1) googlemaps via PC. took a bit of a roundabout route, estimated 11 hours
2) GPS. took a different route, no time estimate
3) map, then put my chosen route into GPS. Got there in ~8 hours.

Option 3 lets you calculate the best route and then the GPS tells you where to turn. It wasn't perfect, wanted to go through some towns (like Malta Montana) rather than use a shorter route around them
I often use google maps... but when setting up the route I drag the route through places I want to go. Thus no need to "plug points back into a GPS". This still allows for rerouting for traffic issues by the silly phone.
However, quite often I just use maps. There have been studies that indicate that relying GPS's degrades some cognitive abilities. Sometimes it is good to just work through it manually. I remember my father in law using a GPS and verbally arguing with it as he drove. He knew the route he wanted to use and knew it well... in that case... why use a GPS?
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Old 08-07-2015, 07:46 AM   #37
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I still use my Garmin Nuvi with free lifetime map updates, as I tend to use my phone more for listening to music/podcasts when driving and as was mentioned above don't want to be distracted multi-tasking on a single device. I have a CD/DVD slot mount (why listen to CD/DVD when you have a phone or MP3 player) that is much more sturdy than windshield mounts. I bring the Garmin when traveling for business/vacation to avoid the rental car GPS fees.

I do use the Waze app and like but - and maybe it is my phone - it seems to drain the phone battery even while plugged in. I tend to use it for shorter local trips during rush hour as it does well looking at traffic and finding the best route, identifying road hazards/issues, etc. Maybe when I get a bigger, sturdier, more battery-efficient smartphone I'll use it more and eventually replace the Garmin. But for now I have plenty of storage room and outlets in my car dashboard and armrest so having both is no big deal.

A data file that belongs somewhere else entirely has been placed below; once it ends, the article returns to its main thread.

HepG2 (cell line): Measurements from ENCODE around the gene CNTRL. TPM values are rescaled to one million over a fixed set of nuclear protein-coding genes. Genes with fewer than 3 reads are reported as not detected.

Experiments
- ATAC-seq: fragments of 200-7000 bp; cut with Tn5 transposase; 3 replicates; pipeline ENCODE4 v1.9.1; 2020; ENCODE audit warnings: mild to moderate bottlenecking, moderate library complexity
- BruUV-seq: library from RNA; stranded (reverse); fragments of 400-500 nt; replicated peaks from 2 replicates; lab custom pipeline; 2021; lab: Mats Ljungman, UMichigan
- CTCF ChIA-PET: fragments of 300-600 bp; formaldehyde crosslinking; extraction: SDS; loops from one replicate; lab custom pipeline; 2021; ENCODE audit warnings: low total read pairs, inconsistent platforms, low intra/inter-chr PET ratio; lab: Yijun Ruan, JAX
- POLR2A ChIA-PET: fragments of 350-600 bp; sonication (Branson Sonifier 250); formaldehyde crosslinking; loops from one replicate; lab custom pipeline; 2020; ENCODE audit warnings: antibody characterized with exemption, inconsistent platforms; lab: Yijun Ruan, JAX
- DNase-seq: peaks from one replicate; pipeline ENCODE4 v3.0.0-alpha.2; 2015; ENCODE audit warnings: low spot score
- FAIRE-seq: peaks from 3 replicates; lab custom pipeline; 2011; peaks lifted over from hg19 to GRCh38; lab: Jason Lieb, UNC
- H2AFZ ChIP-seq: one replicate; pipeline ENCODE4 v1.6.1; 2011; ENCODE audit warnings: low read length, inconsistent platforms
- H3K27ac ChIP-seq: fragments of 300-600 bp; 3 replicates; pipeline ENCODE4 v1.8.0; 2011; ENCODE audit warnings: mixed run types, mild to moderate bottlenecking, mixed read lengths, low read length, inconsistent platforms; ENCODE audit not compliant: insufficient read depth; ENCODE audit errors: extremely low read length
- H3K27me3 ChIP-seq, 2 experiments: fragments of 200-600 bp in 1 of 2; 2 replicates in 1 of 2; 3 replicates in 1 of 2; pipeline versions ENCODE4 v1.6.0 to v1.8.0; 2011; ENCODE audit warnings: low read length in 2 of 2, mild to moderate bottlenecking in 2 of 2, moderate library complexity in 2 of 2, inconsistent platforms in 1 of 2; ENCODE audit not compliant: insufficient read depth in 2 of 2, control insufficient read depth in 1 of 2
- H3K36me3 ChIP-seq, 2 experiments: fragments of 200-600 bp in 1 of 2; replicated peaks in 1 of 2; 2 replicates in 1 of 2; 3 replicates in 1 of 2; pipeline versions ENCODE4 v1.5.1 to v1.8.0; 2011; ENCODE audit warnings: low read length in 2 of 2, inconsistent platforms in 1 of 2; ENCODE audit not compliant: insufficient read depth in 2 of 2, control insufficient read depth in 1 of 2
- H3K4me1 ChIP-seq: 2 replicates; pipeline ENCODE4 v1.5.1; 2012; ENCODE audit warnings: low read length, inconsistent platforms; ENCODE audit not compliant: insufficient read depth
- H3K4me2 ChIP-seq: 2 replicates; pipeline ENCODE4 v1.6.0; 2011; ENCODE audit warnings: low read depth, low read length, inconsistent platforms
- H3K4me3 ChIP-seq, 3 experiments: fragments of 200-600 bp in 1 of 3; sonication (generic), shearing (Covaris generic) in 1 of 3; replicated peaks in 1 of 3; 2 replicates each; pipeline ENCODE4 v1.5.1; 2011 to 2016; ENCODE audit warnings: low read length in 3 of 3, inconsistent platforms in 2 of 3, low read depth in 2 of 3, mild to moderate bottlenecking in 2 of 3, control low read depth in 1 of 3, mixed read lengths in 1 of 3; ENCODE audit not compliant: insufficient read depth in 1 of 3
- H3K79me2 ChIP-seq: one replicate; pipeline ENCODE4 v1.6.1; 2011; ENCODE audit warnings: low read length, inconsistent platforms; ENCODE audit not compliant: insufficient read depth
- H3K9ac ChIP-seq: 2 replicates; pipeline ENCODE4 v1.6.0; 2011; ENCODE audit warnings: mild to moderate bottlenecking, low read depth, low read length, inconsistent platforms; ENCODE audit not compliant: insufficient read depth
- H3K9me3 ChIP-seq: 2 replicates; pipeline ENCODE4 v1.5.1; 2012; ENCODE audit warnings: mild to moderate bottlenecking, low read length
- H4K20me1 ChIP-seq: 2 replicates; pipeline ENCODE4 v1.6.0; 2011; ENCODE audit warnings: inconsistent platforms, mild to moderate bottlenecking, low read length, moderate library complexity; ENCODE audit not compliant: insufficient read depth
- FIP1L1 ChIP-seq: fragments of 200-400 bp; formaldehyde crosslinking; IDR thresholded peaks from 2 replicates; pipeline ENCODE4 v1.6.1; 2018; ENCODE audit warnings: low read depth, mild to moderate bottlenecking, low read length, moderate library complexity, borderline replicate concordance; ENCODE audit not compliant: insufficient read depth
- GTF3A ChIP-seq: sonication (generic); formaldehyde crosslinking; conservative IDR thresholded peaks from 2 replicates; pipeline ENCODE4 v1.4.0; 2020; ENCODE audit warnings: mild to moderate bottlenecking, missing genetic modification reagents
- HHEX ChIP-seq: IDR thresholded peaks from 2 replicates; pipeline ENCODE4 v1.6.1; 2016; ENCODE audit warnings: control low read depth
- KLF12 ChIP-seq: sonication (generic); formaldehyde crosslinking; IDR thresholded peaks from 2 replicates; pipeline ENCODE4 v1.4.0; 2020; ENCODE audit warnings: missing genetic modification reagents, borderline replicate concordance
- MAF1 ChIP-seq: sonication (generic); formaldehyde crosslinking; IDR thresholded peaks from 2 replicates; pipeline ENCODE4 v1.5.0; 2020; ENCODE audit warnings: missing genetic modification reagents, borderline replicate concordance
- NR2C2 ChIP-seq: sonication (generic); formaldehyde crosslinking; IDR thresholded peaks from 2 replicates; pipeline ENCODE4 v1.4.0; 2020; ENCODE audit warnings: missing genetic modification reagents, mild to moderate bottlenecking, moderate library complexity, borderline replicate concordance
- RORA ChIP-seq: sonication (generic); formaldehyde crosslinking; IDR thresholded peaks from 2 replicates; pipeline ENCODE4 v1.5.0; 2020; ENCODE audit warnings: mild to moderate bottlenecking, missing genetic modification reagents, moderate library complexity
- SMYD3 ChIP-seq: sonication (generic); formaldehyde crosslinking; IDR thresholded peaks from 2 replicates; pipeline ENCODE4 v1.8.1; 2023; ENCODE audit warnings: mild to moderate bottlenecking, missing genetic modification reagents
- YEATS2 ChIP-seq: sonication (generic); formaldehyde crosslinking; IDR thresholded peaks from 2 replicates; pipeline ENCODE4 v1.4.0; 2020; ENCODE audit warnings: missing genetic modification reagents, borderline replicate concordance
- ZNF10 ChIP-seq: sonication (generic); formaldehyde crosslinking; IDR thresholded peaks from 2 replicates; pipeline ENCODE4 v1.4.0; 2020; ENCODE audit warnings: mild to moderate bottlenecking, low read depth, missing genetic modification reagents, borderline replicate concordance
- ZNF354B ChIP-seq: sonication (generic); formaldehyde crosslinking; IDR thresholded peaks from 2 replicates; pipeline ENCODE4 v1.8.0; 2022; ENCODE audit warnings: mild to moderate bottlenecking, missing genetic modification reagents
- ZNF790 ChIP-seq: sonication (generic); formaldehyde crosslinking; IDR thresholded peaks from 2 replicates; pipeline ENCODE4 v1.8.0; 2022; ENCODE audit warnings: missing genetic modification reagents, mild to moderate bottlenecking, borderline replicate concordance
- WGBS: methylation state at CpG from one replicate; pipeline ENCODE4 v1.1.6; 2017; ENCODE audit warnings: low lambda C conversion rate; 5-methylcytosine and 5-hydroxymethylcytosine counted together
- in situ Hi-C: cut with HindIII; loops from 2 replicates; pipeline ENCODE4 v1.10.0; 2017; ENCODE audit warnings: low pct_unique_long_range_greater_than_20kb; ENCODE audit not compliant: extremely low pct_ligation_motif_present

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Old 08-07-2015, 08:00 AM   #38
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I'm happy using my old but trusty Garmin Nuvi 260 with lifetime map updates. My big fear is the GPS will konk out and I'd need to get one with all the bells and whistles but adds more complication than needed.

For those who use smartphones, do you a phone mount for viewing? Or do you just hold the phone by your side?

I use the bean bag mount for my GPS.

On a side note, I wonder if you got pulled over while using your smartphone as a GPS, will the cop still write you a ticket in some states for using your phone while driving? I watched on the morning news where cops where issuing tickets to folks on their phone screens. Then this one guy, who was obviously distracted, got pulled over. But he was staring and entering stuff on his GPS. No ticket written since GPS is legal.
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Old 08-07-2015, 08:05 AM   #39
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On a side note, I wonder if you got pulled over while using your smartphone as a GPS, will the cop still write you a ticket in some states for using your phone while driving? I watched on the morning news where cops where issuing tickets to folks on their phone screens. Then this one guy, who was obviously distracted, got pulled over. But he was staring and entering stuff on his GPS. No ticket written since GPS is legal.
My defense is I'm using the GPS.

I use GPS on my phone while driving, especially if there's a lot of traffic. Real time route selection based on actual traffic conditions means I might cut a minute or three off a drive during rush hour.

Oh, and how do people drive in rush hour every day and remain sane? WTF.
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Old 08-07-2015, 08:23 AM   #40
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... I do use the Waze app and like but - and maybe it is my phone - it seems to drain the phone battery even while plugged in. ...
Verify that your phone sees the car charger/power-supply as an "AC Charger" or "Wall Charger" or "Fast Charger" or something like that.

Apple uses a different method from Android to determine if the charger/supply provides high current. Apple has resistors on the data lines to ID the different types, Android went to the USB consortium and had a standard set for this, shorting the data lines IDs the charger as a high current device.

So it depends on the charger/supply. But with android, you can take a cable, cut the two data lines somewhere between the ends, and short the two data lines on the phone connector side. Mark the cable as "Charge Only", and the phone will pull as much current as it can from any power source you plug it into. Just make sure the power supply is beefy enough to supply a high current.

Here's a guide (though I would solder the wires, but twisting them probably works fine):

https://www.ibm.com/developerworks/c..._today?lang=en